The Social Identity of Imamiyah Shia in the Early Centuries; a Historical-Sociological Analysis of Ibn-e-Monir Tripoli’s Balladry

Document Type : Original Article



Both the fourth and fifth centuries are considered as the era of
the political-religious power and dominance of Shiism over the
world of Islam. Shiites’ geographical expansion throughout the
world of Islam, accompanied by the political support of the two
states of Buyid Dynasty in Baghdad and the Fatimids in Egypt
and Shamat(The Levant) region, allowed Shiites to both freely
express their beliefs and perform many of their rites. According
to the bipolar conflict theory in sociology, investigating Shiites’
doctrinal-social status, based on the texts and reports indicating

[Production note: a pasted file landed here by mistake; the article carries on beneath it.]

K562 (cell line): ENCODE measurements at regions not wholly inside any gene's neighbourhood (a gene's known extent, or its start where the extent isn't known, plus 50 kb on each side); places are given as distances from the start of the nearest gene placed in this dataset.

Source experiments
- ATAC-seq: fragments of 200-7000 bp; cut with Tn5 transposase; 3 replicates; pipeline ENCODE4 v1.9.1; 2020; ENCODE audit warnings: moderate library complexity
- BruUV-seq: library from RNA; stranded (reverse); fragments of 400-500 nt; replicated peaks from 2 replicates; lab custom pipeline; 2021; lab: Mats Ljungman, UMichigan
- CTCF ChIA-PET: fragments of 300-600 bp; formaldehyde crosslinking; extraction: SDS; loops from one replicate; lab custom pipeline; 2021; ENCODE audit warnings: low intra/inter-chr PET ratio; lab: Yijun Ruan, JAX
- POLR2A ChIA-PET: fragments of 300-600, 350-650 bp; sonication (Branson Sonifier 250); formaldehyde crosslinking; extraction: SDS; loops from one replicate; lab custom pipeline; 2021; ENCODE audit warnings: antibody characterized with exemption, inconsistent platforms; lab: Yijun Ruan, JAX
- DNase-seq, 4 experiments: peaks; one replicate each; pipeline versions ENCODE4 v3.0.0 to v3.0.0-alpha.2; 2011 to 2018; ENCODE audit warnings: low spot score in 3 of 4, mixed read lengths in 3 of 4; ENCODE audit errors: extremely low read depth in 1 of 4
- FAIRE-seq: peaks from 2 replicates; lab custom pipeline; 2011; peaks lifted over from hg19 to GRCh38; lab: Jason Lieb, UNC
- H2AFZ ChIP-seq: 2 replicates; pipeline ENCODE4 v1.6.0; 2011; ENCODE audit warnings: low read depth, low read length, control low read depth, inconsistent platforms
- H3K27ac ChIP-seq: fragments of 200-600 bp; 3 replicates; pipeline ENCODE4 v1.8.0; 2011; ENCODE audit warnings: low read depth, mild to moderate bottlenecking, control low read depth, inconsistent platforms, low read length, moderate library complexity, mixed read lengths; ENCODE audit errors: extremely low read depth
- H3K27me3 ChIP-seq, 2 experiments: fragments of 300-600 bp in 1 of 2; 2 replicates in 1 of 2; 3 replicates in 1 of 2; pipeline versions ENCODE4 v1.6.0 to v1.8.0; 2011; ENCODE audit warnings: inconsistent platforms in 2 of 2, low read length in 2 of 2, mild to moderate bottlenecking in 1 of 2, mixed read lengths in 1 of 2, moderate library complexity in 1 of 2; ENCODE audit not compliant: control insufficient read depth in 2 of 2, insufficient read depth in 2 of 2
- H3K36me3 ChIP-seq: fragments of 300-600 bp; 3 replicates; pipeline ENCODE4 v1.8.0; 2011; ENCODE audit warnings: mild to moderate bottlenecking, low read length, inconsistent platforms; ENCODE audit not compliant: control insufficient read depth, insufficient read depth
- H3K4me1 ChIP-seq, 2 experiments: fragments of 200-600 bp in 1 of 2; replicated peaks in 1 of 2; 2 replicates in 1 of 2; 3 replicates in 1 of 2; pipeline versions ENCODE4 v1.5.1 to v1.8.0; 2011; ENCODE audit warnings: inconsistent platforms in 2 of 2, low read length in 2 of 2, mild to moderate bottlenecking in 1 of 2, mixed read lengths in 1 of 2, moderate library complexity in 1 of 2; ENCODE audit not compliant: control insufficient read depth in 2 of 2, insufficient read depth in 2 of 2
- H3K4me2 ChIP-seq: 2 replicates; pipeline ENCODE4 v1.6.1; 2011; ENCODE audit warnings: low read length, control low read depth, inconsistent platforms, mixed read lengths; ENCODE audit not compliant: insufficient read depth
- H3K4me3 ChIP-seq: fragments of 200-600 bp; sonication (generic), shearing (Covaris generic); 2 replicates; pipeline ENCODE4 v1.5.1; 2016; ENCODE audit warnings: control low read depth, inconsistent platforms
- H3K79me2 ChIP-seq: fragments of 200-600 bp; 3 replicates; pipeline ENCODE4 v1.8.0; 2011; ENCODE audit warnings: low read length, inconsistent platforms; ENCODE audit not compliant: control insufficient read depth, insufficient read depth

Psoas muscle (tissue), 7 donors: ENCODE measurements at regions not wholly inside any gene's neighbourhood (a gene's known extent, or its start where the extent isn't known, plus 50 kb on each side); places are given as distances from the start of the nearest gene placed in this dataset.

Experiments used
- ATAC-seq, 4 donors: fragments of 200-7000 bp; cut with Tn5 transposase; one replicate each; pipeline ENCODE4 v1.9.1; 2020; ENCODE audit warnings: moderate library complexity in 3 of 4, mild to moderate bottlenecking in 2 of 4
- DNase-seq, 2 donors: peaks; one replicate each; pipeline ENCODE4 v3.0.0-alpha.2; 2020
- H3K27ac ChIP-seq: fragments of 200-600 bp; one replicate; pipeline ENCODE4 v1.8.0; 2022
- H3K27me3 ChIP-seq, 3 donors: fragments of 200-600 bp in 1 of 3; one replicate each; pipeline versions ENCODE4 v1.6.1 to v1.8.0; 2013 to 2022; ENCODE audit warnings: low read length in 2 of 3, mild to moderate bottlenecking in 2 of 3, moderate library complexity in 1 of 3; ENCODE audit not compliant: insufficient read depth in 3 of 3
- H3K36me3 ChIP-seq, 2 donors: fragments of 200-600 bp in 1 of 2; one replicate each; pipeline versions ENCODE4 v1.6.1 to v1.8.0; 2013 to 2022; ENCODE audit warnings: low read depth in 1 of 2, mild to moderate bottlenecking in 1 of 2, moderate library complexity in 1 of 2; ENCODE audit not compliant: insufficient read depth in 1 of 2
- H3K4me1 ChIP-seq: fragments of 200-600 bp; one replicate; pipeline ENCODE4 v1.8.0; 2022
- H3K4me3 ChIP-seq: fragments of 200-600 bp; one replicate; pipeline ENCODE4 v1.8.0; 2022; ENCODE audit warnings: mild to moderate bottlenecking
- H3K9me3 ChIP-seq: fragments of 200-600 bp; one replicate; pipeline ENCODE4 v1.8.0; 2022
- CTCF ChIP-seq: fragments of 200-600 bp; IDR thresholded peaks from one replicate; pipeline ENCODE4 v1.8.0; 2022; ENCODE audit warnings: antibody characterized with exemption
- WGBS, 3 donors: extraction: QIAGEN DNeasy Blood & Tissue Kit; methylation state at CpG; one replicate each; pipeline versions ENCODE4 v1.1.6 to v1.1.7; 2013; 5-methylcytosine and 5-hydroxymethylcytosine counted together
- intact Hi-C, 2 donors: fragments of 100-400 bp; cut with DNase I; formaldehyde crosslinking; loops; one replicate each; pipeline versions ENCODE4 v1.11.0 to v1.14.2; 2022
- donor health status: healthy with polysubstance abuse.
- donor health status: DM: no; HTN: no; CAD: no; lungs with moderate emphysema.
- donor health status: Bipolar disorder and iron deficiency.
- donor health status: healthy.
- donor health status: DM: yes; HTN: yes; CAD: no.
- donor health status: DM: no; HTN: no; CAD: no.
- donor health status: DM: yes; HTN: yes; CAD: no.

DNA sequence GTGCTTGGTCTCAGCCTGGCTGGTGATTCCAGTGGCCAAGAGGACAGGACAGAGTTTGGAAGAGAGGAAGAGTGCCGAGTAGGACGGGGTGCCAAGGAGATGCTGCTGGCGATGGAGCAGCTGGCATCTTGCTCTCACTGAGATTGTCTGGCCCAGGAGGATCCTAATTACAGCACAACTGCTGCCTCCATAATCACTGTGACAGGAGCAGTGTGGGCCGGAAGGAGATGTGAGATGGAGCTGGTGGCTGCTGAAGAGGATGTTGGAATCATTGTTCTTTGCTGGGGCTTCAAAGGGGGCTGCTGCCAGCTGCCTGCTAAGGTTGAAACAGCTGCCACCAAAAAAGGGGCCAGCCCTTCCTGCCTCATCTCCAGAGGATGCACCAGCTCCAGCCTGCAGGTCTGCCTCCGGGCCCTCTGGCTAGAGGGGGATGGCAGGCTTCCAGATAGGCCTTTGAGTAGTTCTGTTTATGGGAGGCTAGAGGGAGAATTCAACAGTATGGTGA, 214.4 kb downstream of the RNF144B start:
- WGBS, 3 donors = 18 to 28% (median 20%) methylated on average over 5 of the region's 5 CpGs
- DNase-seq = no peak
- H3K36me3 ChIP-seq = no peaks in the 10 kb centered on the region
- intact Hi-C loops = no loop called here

Shiite-Sunni confrontations of identity, could be one of the
sources for the social-historical analysis of those times. One
of the important sources in this regard is the famous balladry
by Ibn-e-Monir Tripoli named Ttryh, in which these clashes of
identity are well depicted. Ibn-e-Monir, being impressed by an
incident occurred between him and one of the then grandees in to Sharif, in which he pictured a host of beliefs and confrontations
present in the then society. The range of the issues posed in
this poem, including doctrinal beliefs, ritual inconsistencies
and practical issues (namely jurisprudential), shows all the
confrontations present at that time. Examining the verses of this
poem, the present study seeks to first demonstrate the origin
of Shiite beliefs and rites passed down by Ahl al Bayt (Family of
the Prophet); and second, point out the historical evidences and
the existence of disconformity among the Islamic sects of the
then society, especially in Baghdad as the residence of Sharif and
Shamat and Egypt as the residence of Ibn-e- Monir